He read a congratulatory note from Fidel Castro quoting Bertolt Brecht to Jorge Luis Borges, then declared Bolivarianism is re-invigorated. “God grants victory to perseverance,” he said. Even Brazil’s Lula told Germany’s Der Spiegel that “Chavez is without a doubt Venezuela’s best president in the last 100 years,” and an opposition Venezuelan journalist admitted privately that he didn’t trust the old regime to take over again so he backed the referendum. One Chavista agreed saying: “They’re not coming back. This is another victory for the revolution.”
Romero also admitted that Chavez is “by far Venezuela’s dominant political personality” and immensely popular. Opposition forces were subdued but not silent with Sumate leader Maria Corina Machado saying: “This was a victory imposed by the abuse of state power. This should not be seen as a defeat but as a national challenge” ahead of next year’s National Assembly elections. For now, she accepts the results but not happily.
So did Michael Shifter of the Inter-American Dialogue, yet his comments were hostile in saying: “Chavez’s intention is clear. He aspires to be president for life. He is convinced he embodies the popular will and is indispensable to the country’s progress. But his capacity to pull this off is far from assured” given his ability to maintain social spending with much lower oil revenues after prices fell around 75% and may drop further.
Pomona College professor Miguel Tinker Salas had another view saying: “The greatest challenge the government now faces is governing in the face of crisis and not falling into triumphalism.”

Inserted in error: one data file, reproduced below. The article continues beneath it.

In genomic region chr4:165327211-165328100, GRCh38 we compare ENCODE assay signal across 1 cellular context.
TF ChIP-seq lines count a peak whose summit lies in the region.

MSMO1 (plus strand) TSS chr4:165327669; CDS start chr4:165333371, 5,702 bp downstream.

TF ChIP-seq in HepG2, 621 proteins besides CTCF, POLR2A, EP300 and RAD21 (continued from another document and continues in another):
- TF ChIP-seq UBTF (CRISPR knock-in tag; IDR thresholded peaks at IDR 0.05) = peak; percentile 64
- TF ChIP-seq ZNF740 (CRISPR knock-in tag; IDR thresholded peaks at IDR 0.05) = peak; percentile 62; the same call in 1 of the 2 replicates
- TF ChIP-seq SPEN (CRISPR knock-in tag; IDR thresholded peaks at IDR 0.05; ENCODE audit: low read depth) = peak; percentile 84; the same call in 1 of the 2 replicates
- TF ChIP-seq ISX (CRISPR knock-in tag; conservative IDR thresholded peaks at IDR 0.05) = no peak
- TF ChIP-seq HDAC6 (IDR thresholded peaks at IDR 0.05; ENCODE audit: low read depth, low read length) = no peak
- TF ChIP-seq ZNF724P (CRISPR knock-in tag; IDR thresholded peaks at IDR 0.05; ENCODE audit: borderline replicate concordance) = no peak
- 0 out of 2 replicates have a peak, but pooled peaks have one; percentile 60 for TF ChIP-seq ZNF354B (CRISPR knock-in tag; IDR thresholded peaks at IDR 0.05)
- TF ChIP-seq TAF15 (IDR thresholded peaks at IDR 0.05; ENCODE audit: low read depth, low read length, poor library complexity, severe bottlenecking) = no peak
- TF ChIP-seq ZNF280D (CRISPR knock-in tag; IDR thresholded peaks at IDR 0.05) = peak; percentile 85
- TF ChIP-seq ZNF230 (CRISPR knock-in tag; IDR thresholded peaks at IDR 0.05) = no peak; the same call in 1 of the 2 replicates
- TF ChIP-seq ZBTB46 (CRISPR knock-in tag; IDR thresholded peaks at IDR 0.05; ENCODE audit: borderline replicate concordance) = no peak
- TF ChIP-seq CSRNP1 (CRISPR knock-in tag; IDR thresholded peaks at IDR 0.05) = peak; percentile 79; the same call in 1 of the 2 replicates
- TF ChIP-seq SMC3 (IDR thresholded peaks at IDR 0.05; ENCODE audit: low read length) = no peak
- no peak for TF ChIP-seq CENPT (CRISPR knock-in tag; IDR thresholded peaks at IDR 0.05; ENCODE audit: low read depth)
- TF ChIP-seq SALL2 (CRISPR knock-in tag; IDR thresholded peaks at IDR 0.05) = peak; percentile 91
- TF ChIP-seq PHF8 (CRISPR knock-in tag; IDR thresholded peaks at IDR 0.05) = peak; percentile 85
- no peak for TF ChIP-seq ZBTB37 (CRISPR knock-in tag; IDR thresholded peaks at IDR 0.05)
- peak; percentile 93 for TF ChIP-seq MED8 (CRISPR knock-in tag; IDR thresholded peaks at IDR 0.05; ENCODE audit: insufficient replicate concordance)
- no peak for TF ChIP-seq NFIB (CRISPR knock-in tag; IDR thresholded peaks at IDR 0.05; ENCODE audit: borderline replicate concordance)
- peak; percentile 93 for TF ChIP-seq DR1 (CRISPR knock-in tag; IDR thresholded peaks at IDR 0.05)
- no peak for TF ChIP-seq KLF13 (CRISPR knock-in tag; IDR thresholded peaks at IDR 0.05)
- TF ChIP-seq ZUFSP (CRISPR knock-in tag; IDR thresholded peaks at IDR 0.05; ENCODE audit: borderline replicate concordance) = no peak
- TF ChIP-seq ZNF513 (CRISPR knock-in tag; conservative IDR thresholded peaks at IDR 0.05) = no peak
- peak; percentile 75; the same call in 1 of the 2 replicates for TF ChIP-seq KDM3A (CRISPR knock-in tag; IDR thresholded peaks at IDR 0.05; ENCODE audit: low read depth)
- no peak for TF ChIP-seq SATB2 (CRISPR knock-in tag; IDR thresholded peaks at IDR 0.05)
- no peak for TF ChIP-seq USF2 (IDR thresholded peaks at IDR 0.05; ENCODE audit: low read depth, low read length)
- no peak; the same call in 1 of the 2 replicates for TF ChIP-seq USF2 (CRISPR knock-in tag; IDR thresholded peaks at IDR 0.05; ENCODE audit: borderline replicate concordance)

Opposition leader Omar Barboza unapologetically denounced the outcome: “Effectively this will become a dictatorship. Its control of all the powers, lack of separation of powers, unscrupulous use of state resources, (and) persecution of adversaries.” Comments like these are typical and a clear case of sour grapes.
In contrast, Louis Riel of Toronto’s Bolivarian Circle was joyful in “congratulat(ing) the people of Venezuela for a clean, transparent, orderly, efficient, and DEMOCRATIC voting process that allows ALL major elected officials to stand for election so that the people” can decide up or down whether to keep them.”
“This is an enormous victory for the people of Venezuela who have once again shown their satisfaction and their confidence in President Chavez, in his long term vision for the country (for) a truly democratic, participatory, humanist, socialism of the XXI century….VIVA VENEZUELA AND VIVA CHAVEZ!”
At 9:35PM Sunday, however, Venezuelans rejoiced when National Electoral Council (CNE) President, Tibisay Lucena, announced the results with 94.2% of votes counted – an impressive Bolivarian triumph. Another defeat for generations favoring power over people. A hopeful sign that continuity under Chavez will inspire others to take over when he’s gone.
Venezuela has 16,767,511 registered voters, 11,422 voting centers, and 126 others in overseas embassies and consulates. Turnout was nearly 70%. Voting proceeded smoothly with very few problems reported. Polls opened at 5:30AM and remained open as long as people were in lines. For the most part, they were short and moved quickly. Venezuela’s electoral system is a model democratic process, a far cry from America’s sham one.
Stephen Lendman is a Research Associate of the Centre for Research on Globalization. He lives in Chicago and can be reached at [email protected].
Also visit his blog site at sjlendman.blogspot.com and listen to The Global Research News Hour on RepublicBroadcasting.org Monday through Friday at 10AM US Central time for cutting-edge discussions of world and national issues with distinguished guests. All programs are archived for easy listening.